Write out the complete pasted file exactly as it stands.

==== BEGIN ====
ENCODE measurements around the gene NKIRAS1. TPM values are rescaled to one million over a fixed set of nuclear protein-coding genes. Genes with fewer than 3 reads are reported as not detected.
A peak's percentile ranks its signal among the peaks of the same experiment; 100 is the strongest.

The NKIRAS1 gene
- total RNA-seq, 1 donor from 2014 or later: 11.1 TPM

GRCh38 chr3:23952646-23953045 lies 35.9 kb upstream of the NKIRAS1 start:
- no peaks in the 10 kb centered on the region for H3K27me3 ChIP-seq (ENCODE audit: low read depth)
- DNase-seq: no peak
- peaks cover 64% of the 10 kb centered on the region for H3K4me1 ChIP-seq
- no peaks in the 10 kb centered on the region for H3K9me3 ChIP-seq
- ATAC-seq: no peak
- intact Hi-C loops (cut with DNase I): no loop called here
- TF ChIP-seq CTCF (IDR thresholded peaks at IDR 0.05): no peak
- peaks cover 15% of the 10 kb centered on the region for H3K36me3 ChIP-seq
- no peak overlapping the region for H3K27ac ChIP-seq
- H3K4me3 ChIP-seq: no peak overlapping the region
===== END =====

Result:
ENCODE measurements around the gene NKIRAS1. TPM values are rescaled to one million over a fixed set of nuclear protein-coding genes. Genes with fewer than 3 reads are reported as not detected.
A peak's percentile ranks its signal among the peaks of the same experiment; 100 is the strongest.

The NKIRAS1 gene
- total RNA-seq, 1 donor from 2014 or later: 11.1 TPM

GRCh38 chr3:23952646-23953045 lies 35.9 kb upstream of the NKIRAS1 start:
- no peaks in the 10 kb centered on the region for H3K27me3 ChIP-seq (ENCODE audit: low read depth)
- DNase-seq: no peak
- peaks cover 64% of the 10 kb centered on the region for H3K4me1 ChIP-seq
- no peaks in the 10 kb centered on the region for H3K9me3 ChIP-seq
- ATAC-seq: no peak
- intact Hi-C loops (cut with DNase I): no loop called here
- TF ChIP-seq CTCF (IDR thresholded peaks at IDR 0.05): no peak
- peaks cover 15% of the 10 kb centered on the region for H3K36me3 ChIP-seq
- no peak overlapping the region for H3K27ac ChIP-seq
- H3K4me3 ChIP-seq: no peak overlapping the region